RE: character Input -- Checkpoint 2.1 (revisions from Jan 8 Telecon)

1) Good summary Jason.

2) We need to be careful with our "or"s and 'ands"
If we say keyboard or speech.  Then a speech only device qualifies.
If we say Keyboard and speech. Then we are requiring both -- but forgetting
many others.

3) I don't think we should coin a new term. It will only lead to confusion.
And "jargon" violates our rules unless it is not possible to avoid.

4) The shortest I can come up with then is

'All functionality achievable through character input" 
   --  Where "Character input" is defined as "Unicode characters and
standard cursor movement and data entry controls,   (i.e. tab, shift tab,
enter, 4 arrowkeys, escape, backspace, & delete).


 -- ------------------------------ 
Gregg C Vanderheiden Ph.D. 
Professor - Ind. Engr. & BioMed Engr.
Director - Trace R & D Center 
University of Wisconsin-Madison 

-----Original Message-----
From: Jason White [] 
Sent: Friday, February 07, 2003 6:14 PM
To: Marco Trevisan | Bazzmann.Com
Subject: Re: character Input -- Checkpoint 2.1 (revisions from Jan 8

This is an interesting discussion. My concern, however, is that it is
moving in circles. What I mean is that we are covering old ground that
has been well trodden several times in teleconferences, reviving the
same arguments and counter-proposals that have been considered in the
past without making any progress.

We agreed twice (in two different teleconferences) that "character
input" is really what we mean, as it covers everything from keyboards
to speech systems to single switch input devices to on-screen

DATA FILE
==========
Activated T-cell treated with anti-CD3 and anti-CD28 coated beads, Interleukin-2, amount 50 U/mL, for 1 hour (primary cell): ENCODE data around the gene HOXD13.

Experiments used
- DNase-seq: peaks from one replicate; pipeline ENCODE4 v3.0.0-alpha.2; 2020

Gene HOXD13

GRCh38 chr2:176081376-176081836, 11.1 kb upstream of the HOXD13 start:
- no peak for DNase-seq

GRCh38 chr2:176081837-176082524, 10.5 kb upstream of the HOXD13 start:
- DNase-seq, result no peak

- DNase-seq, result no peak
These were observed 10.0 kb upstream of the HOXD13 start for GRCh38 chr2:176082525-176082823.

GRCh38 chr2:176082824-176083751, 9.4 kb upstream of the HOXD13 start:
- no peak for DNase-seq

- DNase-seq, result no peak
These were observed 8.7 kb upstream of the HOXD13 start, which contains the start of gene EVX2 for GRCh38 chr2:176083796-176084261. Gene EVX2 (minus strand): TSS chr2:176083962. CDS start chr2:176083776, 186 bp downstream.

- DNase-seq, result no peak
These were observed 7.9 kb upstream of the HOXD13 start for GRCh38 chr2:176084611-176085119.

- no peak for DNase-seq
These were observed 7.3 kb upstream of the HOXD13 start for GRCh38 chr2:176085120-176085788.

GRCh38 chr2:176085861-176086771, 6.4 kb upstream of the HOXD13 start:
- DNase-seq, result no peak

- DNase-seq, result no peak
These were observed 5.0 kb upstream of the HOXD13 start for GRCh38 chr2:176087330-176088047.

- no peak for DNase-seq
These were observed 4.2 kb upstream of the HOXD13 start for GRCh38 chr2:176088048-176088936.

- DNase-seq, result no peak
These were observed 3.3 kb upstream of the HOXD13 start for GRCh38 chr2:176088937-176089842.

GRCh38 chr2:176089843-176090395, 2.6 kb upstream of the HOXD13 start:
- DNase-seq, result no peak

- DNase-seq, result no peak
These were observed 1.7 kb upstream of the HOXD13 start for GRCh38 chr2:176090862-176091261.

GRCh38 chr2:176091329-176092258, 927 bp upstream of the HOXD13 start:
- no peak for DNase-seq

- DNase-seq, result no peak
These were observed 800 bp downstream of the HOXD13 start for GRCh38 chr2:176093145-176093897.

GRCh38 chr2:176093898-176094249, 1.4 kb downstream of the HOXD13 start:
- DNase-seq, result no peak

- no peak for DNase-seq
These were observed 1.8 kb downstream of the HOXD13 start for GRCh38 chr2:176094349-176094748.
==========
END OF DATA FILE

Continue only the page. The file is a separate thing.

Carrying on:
keyboards to interfaces that allow one to select words/characters from
a displayed list, etc. What the application receives in each case is
some form of character input, whether in Unicode or an
application/platform-specific encoding.

I personally think "character input" is sufficient. Nevertheless one
could say "character input and commands that move the focus among user
interface controls", or some variation on the above wording. I think
this is ultimately what we want to say. To make the sentence shorter
we could coin another technical term such as "discrete focus event",
defined as an event that assigns focus to a specific component of the
user interface. If this is too broad we could be more restrictive by
defining the minimal actions (move back, move forward, activate...)
with which it should be possible to operate the user interface in
addition to the provision of actual characters.

The point is to define "focus event" for this purpose so that events
specific to a pointing device which include coordinate values, don't
qualify. This should then cover exactly what we want.

Received on Monday, 10 February 2003 02:08:36 UTC